Event Title

Tangled up in Tango: An Argentine Dance Composed in Four 20th Century Musical Languages

Presenter Information

Liam Connell, Colby CollegeFollow

Location

Diamond 344

Start Date

1-5-2014 9:00 AM

End Date

1-5-2014 12:00 PM

Project Type

Presentation

Description

The tango, as a music, a dance and a cultural phenomenon originated in Buenos Aires in the late 19th century. Much ink has been spilled in attempting to pin down elusive origins of this romantic and complex music, and the theories often contradict each other. Just listening to the classic recordings of the likes of Carlos Di Sarli, one can hear that tango music was conceived as the love child of cultural entities as diverse as West African and Flamenco music, to name a few. One can imagine what traits a generation of heroic musicians possessed, who overcame pedagogical differences to make a new music. Absorbent: they welcomed every musical ideology that they came across. Playful: they let their melodies lilt behind melancholy lyrics, giving tango its intensely romantic taste. Practical: unlike their jazz contemporaries in North America, they kept the music rooted in an ideology that made it danceable and interesting for non-musicians. Thus, the story of the tango makes it a receptive medium for continued experimentation. After writing an arrangement in a traditional style of the standard tango melody, El Amanecer, I used the composition as a template for my study in 20th century music theory. As a result, we hear the tango played a number of times in the styles that Schoenberg, Stravinsky, Elington and others might have written it. Like fine scotch (or perhaps more like fine turpentine), some 20th century music, as it deviates from tonality, is difficult to develop a taste for. It requires both a specially developed ear and a broadening of aesthetic horizons to appreciate. This is a tango spoken in tongues. Some listeners will respond to certain languages more than others and perhaps some of the languages will prove to be in fact gibberish.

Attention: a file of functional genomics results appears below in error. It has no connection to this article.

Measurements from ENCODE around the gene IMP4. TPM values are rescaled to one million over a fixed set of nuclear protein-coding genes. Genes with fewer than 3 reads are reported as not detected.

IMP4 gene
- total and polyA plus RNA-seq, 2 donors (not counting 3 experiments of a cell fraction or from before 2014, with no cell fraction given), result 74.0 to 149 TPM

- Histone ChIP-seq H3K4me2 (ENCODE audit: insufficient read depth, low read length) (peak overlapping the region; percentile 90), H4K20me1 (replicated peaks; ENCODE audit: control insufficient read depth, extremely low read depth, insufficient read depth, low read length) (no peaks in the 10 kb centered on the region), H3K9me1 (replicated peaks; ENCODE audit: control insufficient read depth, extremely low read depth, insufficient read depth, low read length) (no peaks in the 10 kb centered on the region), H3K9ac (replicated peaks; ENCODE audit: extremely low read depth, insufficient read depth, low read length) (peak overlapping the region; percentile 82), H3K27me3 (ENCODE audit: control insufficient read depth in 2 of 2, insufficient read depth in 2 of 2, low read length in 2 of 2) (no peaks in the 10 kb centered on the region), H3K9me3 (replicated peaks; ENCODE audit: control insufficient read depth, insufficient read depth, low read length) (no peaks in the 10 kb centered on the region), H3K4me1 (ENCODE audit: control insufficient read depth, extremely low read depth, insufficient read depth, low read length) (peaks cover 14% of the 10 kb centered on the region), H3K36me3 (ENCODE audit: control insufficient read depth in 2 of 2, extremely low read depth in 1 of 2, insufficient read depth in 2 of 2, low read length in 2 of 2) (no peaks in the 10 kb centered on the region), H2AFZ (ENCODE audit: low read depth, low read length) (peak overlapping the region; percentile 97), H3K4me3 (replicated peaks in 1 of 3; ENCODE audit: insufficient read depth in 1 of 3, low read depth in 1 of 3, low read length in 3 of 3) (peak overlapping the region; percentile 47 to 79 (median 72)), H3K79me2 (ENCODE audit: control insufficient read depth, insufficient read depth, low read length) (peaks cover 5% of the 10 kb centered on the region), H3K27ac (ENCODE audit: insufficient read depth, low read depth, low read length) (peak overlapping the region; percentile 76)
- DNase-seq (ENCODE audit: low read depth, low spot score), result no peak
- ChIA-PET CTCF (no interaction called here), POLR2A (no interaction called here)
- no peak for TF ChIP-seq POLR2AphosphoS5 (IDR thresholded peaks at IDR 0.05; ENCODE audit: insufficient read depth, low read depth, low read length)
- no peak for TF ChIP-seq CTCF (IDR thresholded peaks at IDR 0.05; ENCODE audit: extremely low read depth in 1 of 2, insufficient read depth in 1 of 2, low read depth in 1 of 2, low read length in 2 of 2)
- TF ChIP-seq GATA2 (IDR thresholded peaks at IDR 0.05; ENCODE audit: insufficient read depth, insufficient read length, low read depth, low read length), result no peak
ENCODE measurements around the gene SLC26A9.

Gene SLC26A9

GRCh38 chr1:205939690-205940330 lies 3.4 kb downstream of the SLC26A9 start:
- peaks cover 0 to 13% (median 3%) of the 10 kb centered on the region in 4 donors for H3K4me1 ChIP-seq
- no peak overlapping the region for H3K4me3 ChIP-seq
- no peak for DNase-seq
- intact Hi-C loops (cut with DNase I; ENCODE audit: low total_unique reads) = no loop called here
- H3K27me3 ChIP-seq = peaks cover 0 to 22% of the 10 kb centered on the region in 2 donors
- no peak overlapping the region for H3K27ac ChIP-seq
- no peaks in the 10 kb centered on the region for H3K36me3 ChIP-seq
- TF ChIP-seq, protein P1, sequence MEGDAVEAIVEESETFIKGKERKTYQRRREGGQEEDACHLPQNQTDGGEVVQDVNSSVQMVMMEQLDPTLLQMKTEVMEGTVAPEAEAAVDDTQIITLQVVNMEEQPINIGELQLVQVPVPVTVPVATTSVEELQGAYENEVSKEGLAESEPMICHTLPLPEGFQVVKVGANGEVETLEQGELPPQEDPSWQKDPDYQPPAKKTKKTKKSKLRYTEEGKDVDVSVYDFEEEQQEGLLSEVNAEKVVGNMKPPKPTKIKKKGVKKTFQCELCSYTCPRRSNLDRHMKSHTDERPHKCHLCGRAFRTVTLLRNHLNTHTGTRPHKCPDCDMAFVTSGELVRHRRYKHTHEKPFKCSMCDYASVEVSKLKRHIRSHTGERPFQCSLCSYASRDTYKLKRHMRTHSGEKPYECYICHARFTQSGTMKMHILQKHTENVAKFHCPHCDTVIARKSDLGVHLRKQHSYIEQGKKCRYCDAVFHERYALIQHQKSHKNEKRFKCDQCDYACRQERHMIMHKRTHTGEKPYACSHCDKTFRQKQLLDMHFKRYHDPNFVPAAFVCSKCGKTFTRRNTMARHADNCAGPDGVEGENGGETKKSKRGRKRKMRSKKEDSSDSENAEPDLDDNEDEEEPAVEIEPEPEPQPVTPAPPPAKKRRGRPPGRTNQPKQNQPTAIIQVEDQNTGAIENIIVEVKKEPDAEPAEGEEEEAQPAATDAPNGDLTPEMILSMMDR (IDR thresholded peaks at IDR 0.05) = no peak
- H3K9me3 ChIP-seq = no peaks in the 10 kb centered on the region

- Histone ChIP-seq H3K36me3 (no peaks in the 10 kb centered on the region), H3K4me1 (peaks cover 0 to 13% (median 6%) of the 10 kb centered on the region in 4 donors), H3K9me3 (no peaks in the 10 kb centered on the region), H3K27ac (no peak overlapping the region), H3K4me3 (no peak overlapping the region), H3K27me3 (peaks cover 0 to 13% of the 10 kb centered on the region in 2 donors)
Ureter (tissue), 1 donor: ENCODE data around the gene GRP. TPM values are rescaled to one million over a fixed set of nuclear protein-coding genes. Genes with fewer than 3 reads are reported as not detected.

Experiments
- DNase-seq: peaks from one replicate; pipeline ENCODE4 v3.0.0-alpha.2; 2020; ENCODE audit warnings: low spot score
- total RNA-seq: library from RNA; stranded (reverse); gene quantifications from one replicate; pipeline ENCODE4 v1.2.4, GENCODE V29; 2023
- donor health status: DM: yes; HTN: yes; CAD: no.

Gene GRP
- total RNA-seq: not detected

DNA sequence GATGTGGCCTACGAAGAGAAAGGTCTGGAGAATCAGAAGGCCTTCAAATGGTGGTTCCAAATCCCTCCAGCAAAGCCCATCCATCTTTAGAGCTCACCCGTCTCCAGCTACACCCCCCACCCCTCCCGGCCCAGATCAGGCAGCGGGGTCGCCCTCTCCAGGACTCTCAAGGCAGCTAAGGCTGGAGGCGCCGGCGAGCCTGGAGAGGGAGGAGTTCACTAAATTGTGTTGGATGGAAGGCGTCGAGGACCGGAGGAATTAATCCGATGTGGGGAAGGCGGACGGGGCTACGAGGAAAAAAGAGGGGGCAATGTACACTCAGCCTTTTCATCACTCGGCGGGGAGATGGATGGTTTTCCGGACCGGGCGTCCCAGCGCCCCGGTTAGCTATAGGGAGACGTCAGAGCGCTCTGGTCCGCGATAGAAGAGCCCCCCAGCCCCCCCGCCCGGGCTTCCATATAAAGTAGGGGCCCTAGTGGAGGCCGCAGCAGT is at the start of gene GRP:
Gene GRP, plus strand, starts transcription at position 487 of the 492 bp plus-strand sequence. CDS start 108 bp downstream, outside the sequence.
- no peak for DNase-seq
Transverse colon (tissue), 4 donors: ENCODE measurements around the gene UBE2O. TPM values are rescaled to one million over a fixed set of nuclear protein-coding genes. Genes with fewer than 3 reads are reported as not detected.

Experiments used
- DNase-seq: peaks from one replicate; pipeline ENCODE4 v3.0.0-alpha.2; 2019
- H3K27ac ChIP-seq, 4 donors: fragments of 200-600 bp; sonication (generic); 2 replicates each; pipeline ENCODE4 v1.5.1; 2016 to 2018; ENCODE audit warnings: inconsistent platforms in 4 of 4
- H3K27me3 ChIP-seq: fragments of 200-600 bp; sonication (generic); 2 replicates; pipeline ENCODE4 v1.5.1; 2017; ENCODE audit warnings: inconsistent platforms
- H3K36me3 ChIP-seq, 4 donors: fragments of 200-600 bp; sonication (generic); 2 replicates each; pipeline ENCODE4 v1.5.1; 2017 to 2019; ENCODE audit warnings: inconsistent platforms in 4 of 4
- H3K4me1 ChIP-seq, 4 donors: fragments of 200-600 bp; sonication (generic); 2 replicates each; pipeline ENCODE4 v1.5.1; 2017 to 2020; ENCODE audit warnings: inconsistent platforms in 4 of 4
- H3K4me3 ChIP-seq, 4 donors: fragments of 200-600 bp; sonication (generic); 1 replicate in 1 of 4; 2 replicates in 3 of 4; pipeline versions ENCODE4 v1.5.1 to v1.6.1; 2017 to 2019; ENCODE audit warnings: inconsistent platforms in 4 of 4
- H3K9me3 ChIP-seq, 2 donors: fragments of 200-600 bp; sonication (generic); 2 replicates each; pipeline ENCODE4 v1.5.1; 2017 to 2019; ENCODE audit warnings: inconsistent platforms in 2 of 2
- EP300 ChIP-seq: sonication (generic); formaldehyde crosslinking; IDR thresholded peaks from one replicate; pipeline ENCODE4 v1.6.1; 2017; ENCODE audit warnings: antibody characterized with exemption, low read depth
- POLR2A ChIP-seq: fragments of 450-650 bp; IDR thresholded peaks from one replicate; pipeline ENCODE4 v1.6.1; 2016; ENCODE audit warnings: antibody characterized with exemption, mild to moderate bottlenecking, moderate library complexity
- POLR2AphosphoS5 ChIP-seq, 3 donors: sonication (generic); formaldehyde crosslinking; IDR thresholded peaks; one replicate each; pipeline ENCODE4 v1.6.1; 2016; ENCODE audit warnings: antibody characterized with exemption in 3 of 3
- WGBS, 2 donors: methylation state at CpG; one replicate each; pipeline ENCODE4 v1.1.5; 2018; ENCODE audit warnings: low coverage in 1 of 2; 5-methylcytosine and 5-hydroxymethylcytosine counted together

Faculty Sponsor

Natasha Zelensky

Sponsoring Department

Colby College. Music Dept.

CLAS Field of Study

Humanities

Event Website

http://www.colby.edu/clas

ID

647

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May 1st, 9:00 AM May 1st, 12:00 PM

Tangled up in Tango: An Argentine Dance Composed in Four 20th Century Musical Languages

Diamond 344

The tango, as a music, a dance and a cultural phenomenon originated in Buenos Aires in the late 19th century. Much ink has been spilled in attempting to pin down elusive origins of this romantic and complex music, and the theories often contradict each other. Just listening to the classic recordings of the likes of Carlos Di Sarli, one can hear that tango music was conceived as the love child of cultural entities as diverse as West African and Flamenco music, to name a few. One can imagine what traits a generation of heroic musicians possessed, who overcame pedagogical differences to make a new music. Absorbent: they welcomed every musical ideology that they came across. Playful: they let their melodies lilt behind melancholy lyrics, giving tango its intensely romantic taste. Practical: unlike their jazz contemporaries in North America, they kept the music rooted in an ideology that made it danceable and interesting for non-musicians. Thus, the story of the tango makes it a receptive medium for continued experimentation. After writing an arrangement in a traditional style of the standard tango melody, El Amanecer, I used the composition as a template for my study in 20th century music theory. As a result, we hear the tango played a number of times in the styles that Schoenberg, Stravinsky, Elington and others might have written it. Like fine scotch (or perhaps more like fine turpentine), some 20th century music, as it deviates from tonality, is difficult to develop a taste for. It requires both a specially developed ear and a broadening of aesthetic horizons to appreciate. This is a tango spoken in tongues. Some listeners will respond to certain languages more than others and perhaps some of the languages will prove to be in fact gibberish.

http://digitalcommons.colby.edu/clas/2014/program/256